Place making and design approaches reflect place and the people of Tauranga

The design approach, materials, and finishes are comfortable, welcoming, and enhance community connection

Projects, Services and Operations Committee Meeting Agenda

18 February 2020




Projects, Services and Operations Committee Meeting Agenda

18 February 2020


8.4         Waiari Update and Implications for Future Development Contributions

File Number:           A11109467

Author:                    Richard Conning, Team Leader: Waters Projects

Kim Masters, Development Contributions Advisor

Authoriser:              Christine Jones, General Manager: Strategy & Growth


Purpose of the Report

1.      To provide information relating to the potential effect on development contributions as a result of the Waiari Water Supply Scheme delivery.


That the Projects, Services and Operations Committee:

(a)     Receive the Waiari Update and Implications for Future Development Contributions

(b)     Approve for inclusion in the 2020/21 Draft Development Contribution Policy, disclosure that there will be a future significant increase in the development contribution charge as a consequence of the Waiari Water Treatment Plan investment.



Executive Summary

2.      The Waiari Water Supply Project (WWSP) has been part of Council’s long-term planning for two decades.

3.      Comprehensive assessments of all practicable options for increasing water supply to meet the needs of a growing city were undertaken in 2001 and again in 2008.  Both processes concluded that the Waiari Stream was the best available future water source.  Following the second of these processes, and following significant stakeholder engagement, Council sought and obtained a suite of resource consents to enable the project to proceed.

4.      Implementation of the Waiari project was deferred as a result of the reduction in demand that resulted from the introduction of universal water metering and, more latterly, the effects of the global financial crisis.

5.      In response to increased population growth, and therefore increased demand for water, the project was re-commenced in 2015/16.  Significant work has been undertaken to update assessments made in 2008 to reflect the current strategic environment.  This includes changes to the national regulatory environment for water supply. 

6.      The updated work concludes that the Waiari Stream remains the best available future water source for the city.   This is consistent with Council’s decision made in 2008 which has been reflected in the 2009/19, 2012/22, 2015/25 and 2018/28 Long-Term Plans.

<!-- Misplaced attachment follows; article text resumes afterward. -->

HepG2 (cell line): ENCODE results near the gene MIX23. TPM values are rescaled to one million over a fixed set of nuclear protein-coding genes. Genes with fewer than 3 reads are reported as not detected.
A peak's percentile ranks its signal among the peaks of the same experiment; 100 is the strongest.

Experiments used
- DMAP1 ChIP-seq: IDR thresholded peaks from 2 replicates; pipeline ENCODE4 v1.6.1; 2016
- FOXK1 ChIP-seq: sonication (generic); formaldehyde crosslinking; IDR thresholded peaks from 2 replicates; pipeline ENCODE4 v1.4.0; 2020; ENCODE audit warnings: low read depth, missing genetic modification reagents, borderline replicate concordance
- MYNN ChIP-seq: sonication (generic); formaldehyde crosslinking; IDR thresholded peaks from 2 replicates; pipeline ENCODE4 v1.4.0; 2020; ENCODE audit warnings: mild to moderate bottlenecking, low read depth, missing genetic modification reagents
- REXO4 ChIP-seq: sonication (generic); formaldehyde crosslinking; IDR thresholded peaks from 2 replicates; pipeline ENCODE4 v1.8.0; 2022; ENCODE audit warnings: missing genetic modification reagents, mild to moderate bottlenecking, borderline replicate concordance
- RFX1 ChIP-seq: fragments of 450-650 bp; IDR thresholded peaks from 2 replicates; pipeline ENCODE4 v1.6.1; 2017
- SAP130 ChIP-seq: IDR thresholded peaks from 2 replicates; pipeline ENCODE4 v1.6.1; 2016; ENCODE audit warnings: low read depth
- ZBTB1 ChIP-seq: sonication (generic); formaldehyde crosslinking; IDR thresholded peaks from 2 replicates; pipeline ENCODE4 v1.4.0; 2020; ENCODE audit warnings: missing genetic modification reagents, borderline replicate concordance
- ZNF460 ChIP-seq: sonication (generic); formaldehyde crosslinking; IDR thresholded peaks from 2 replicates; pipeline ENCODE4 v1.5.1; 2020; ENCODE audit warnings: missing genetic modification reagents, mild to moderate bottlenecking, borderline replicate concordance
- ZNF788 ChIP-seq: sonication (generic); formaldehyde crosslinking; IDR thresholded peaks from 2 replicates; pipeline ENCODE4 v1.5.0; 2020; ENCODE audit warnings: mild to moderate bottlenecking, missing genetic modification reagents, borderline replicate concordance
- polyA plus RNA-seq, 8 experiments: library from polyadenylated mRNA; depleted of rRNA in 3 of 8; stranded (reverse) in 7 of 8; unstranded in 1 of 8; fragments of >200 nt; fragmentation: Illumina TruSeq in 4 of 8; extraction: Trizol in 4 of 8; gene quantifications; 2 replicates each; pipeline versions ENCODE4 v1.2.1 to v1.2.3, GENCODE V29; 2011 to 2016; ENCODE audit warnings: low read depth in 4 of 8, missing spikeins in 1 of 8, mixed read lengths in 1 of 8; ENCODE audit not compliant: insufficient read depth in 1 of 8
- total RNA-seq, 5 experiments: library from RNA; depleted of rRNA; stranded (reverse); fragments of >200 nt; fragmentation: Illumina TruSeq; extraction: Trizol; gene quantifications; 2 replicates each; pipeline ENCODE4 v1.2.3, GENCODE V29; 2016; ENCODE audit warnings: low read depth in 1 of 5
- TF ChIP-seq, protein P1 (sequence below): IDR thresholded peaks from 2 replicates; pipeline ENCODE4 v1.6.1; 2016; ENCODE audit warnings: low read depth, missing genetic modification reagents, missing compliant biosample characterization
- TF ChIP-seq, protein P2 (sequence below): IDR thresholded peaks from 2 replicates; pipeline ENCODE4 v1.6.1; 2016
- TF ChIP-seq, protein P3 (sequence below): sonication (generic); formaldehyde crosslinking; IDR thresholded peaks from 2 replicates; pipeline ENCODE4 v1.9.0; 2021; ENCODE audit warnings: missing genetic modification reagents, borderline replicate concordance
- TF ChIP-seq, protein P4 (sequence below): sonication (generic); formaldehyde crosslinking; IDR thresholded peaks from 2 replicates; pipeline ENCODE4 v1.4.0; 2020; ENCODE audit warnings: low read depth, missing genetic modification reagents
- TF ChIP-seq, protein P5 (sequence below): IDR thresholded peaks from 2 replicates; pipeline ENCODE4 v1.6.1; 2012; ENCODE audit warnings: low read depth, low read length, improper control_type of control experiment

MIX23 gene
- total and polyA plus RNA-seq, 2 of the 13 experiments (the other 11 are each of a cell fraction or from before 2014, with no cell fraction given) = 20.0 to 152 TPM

7.      In the 2018/28 Long-Term Plan the Waiari Project budget is $144M, however current financial forecasting for the Waiari Project has placed the base outturn cost at $146M.

8.      Table 1 below highlights how these changes have manifested i.e. from what was previously considered as a P95 estimate at $144M to a base estimate of $146M.

9.      To understand Council’s potential risk exposure in relation to the WWSP costs a risk analysis and modelling exercise was undertaken.

10.    The WWSP cost management consultant (Cuesko) have utilised specialist software to model the impact of both risk and uncertainty to forecast the P50 (the value at which it is considered there is a 50% chance the project cost will fall below) and the P95 (the value at which it is considered there is a 95% chance the project cost will fall below).

11.    The base outturn cost is $146M, the P50 has been assessed as $178M and the P95 has been assessed as $197M.

12.    The GM Infrastructure and GM Corporate Services are jointly leading a project to determine the approach to budgeting of capital projects in the LTP including the consideration of multi-project contingencies.  This will be reported back to Council as part of the LTP process and the outcome will determine the contingency level to be budgeted for the Waiari programme in the LTP.

13.    The final contracts (water treatment plant, budget $29.6M and industrial automation, budget $600K) are expected to be awarded by June 2020. Table 2 below compares the value of contracts that have been awarded inclusive of variations incurred to date and the estimated value of those yet to be awarded.

14.    It should be noted that in terms of Item 1, Professional Fees and Item 4, Other Fees, a P50/P95 simulation has not been carried out.  For reference Other Fees relate to TCC’s internal overheads, land purchase, legal services and cultural liaison/monitoring, which are all required to facilitate the successful outcome of the WWSP. 

15.    Cuesko has based the current Base Out-Turn Cost to complete upon the current forecast completion date.  As such both Professional Fees and TCC’s internal costs, which should be relatively uniform have been forecast for this duration.

16.    Only when there is a change to the physical works, whether by way of programme extension, or scope change, is there then likely to be a material impact on the cost of these two elements.  Accordingly, where a risk has been identified as part of the P50 forecast and after due consideration it is deemed likely to have a direct impact on either of these cost elements then a provision has been made to account for such cost increases should they eventuate.  If and when they do eventuate these costs will then be drawn down from the P50 contingency.

17.    The P95 Risk Funding estimate does require further analysis.  It has been widely acknowledged that there should be opportunities to mitigate cost going forward, placing the cost management function as critical component in achieving this aim.